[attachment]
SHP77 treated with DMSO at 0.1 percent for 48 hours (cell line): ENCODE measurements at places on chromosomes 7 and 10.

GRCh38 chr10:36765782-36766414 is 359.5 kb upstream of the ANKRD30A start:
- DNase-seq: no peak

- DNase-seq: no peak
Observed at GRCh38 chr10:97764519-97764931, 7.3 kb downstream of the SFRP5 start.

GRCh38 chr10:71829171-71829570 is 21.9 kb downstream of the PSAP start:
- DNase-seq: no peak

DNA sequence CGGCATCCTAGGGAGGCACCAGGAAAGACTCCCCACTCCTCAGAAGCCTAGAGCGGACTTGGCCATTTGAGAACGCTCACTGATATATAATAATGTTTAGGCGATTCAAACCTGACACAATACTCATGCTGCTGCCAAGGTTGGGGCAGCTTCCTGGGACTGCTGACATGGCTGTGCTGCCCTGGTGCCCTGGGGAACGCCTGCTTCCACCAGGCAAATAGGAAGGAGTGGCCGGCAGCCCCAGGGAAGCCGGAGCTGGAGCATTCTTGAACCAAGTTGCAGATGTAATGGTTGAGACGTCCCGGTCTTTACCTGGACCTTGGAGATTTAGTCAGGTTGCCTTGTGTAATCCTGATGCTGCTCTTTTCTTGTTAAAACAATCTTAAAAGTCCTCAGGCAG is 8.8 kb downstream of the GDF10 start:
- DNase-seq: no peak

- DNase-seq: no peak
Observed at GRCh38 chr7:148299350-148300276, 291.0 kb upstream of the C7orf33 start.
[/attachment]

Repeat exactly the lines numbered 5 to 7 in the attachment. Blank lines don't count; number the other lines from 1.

Observed at GRCh38 chr10:97764519-97764931, 7.3 kb downstream of the SFRP5 start.

GRCh38 chr10:71829171-71829570 is 21.9 kb downstream of the PSAP start:
- DNase-seq: no peak